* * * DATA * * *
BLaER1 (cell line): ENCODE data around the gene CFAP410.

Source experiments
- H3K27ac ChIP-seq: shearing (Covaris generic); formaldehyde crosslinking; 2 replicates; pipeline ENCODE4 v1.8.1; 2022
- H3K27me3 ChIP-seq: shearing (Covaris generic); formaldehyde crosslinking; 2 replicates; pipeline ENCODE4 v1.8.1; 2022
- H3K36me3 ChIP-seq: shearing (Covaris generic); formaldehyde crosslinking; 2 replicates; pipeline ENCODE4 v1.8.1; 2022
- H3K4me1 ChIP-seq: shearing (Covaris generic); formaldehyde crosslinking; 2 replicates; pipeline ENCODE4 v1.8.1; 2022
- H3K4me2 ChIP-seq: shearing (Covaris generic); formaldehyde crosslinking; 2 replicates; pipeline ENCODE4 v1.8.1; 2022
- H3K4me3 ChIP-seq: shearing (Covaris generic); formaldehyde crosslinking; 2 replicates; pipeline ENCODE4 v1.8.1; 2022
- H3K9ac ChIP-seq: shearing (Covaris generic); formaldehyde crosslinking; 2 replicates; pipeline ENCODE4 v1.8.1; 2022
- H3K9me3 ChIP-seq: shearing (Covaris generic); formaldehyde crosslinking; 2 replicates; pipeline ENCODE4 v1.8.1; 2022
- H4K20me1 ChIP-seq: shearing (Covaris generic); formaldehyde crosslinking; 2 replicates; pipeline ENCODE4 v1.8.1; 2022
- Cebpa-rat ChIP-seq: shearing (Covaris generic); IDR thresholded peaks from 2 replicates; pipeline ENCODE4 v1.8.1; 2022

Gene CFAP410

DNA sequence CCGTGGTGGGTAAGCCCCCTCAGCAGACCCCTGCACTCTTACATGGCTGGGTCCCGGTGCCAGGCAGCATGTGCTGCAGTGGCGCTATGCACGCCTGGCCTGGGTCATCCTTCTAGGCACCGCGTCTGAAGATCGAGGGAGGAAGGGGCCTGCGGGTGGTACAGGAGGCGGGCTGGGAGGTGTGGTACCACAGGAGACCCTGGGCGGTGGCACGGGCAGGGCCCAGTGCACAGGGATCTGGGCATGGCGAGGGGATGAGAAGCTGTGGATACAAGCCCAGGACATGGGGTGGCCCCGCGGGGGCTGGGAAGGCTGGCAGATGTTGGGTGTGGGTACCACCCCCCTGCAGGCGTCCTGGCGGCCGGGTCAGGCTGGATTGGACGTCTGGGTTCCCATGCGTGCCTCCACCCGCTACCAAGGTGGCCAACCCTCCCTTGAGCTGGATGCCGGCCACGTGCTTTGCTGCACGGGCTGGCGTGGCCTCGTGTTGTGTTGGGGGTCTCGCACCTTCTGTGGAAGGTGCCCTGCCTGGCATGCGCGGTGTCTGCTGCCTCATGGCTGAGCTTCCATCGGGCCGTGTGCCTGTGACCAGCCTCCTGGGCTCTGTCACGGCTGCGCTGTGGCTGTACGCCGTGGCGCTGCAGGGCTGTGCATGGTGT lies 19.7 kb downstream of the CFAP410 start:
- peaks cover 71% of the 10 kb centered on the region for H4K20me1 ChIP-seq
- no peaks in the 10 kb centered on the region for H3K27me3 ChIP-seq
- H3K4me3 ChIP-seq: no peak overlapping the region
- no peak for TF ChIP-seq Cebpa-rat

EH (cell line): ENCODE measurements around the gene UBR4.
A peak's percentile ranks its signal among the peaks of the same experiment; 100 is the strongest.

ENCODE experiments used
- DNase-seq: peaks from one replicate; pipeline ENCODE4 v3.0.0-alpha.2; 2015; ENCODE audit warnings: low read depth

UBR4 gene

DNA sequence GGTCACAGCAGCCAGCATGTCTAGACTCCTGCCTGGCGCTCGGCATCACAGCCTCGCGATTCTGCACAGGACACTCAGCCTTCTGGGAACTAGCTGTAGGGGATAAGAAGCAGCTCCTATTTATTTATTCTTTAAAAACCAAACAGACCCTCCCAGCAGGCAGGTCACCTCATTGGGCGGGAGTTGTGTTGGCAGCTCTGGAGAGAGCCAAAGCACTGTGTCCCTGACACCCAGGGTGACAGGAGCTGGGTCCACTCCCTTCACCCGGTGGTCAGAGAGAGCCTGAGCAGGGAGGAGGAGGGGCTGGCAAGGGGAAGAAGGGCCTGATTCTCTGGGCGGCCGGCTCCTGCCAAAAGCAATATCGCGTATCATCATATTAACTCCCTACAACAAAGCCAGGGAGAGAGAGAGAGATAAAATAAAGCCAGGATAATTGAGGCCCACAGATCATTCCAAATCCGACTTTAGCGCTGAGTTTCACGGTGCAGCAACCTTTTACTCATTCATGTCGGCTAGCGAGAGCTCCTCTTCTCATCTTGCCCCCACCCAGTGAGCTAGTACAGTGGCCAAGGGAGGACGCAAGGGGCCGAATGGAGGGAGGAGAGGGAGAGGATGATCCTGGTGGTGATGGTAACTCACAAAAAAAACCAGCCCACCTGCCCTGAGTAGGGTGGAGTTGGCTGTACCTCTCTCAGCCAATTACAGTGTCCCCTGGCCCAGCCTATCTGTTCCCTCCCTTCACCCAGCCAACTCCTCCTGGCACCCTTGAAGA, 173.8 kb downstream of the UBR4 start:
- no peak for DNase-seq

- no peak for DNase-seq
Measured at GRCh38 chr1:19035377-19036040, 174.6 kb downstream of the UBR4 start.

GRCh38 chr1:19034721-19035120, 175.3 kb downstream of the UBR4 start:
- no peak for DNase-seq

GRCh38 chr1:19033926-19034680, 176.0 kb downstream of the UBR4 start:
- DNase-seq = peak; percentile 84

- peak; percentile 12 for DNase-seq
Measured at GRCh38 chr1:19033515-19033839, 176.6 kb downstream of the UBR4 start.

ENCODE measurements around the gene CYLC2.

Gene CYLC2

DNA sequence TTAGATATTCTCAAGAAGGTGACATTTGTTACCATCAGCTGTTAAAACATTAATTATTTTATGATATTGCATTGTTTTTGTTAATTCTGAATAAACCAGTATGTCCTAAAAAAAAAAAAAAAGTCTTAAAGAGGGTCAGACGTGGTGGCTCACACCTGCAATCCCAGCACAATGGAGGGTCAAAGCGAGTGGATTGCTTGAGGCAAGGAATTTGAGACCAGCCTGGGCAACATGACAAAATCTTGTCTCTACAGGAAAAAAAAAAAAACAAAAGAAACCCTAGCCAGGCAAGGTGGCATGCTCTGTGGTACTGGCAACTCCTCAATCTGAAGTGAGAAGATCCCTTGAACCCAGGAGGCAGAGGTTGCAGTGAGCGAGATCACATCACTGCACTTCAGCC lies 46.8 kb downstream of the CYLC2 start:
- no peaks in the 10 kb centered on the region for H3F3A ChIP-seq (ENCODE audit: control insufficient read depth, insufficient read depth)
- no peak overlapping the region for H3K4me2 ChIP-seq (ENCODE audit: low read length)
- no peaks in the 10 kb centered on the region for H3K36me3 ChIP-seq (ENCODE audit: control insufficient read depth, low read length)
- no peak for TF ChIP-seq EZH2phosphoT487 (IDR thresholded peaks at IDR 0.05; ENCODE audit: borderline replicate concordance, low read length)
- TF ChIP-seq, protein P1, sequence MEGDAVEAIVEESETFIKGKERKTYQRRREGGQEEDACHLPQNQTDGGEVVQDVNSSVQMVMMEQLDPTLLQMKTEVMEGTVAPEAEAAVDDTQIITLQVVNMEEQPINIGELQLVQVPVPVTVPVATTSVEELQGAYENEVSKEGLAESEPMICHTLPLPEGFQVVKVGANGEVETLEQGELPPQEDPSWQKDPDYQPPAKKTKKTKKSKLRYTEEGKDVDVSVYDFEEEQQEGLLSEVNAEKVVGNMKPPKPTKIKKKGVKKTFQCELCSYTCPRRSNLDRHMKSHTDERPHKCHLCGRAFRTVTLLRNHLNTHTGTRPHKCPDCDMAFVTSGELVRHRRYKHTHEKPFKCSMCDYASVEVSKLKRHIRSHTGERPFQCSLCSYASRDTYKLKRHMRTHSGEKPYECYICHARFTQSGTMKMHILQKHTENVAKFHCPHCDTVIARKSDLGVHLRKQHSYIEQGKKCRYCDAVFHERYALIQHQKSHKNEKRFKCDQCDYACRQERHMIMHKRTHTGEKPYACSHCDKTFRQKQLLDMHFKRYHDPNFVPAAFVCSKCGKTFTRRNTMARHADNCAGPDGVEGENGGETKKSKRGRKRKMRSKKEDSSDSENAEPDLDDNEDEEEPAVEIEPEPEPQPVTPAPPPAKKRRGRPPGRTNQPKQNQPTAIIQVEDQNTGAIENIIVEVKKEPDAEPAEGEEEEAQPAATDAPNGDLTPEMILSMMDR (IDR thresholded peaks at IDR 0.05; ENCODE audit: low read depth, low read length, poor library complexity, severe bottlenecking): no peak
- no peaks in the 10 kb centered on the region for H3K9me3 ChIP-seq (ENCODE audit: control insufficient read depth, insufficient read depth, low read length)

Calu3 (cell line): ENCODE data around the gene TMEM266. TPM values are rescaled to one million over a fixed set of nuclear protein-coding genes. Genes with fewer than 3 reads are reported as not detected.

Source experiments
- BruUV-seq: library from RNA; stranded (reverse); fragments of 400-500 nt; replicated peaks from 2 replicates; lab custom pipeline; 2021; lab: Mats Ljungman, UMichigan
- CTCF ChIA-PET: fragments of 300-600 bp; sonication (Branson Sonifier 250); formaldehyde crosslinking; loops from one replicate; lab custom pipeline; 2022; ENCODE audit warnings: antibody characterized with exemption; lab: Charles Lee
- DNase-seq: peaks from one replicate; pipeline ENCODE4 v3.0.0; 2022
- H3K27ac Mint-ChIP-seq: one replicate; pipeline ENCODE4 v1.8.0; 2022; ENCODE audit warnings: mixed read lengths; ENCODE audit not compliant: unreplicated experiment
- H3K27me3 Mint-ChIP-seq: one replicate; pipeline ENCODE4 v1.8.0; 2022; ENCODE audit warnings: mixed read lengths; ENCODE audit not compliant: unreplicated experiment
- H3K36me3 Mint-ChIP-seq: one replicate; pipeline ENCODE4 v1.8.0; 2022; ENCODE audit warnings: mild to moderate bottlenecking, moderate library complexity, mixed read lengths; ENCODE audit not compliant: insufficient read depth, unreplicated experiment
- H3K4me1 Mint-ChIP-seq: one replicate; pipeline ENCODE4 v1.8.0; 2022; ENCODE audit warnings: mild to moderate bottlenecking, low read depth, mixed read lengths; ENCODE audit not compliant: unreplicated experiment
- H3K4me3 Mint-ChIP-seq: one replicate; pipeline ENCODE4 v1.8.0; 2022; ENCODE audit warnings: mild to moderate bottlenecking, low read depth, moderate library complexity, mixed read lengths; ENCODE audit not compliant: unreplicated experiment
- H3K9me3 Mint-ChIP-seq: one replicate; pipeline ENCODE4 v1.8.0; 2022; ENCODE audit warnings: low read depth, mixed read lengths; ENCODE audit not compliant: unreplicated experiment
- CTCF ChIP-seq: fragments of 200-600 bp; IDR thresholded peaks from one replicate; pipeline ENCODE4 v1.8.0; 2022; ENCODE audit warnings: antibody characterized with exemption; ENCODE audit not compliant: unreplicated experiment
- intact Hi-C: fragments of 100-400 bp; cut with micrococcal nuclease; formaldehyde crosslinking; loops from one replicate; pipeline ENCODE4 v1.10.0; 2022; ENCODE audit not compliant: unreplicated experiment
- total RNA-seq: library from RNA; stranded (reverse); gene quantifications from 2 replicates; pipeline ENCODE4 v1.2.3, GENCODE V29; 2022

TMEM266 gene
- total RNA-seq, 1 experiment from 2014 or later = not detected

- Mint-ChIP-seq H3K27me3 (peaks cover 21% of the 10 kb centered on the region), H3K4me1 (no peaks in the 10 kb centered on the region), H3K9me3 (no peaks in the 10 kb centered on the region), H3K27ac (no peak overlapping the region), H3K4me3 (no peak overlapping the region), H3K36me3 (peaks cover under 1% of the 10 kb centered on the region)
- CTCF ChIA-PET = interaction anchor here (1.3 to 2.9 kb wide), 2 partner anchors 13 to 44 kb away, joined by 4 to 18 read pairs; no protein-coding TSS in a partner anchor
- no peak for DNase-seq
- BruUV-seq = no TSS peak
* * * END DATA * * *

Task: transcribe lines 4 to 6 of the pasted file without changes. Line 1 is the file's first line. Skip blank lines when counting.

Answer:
- H3K27me3 ChIP-seq: shearing (Covaris generic); formaldehyde crosslinking; 2 replicates; pipeline ENCODE4 v1.8.1; 2022
- H3K36me3 ChIP-seq: shearing (Covaris generic); formaldehyde crosslinking; 2 replicates; pipeline ENCODE4 v1.8.1; 2022
- H3K4me1 ChIP-seq: shearing (Covaris generic); formaldehyde crosslinking; 2 replicates; pipeline ENCODE4 v1.8.1; 2022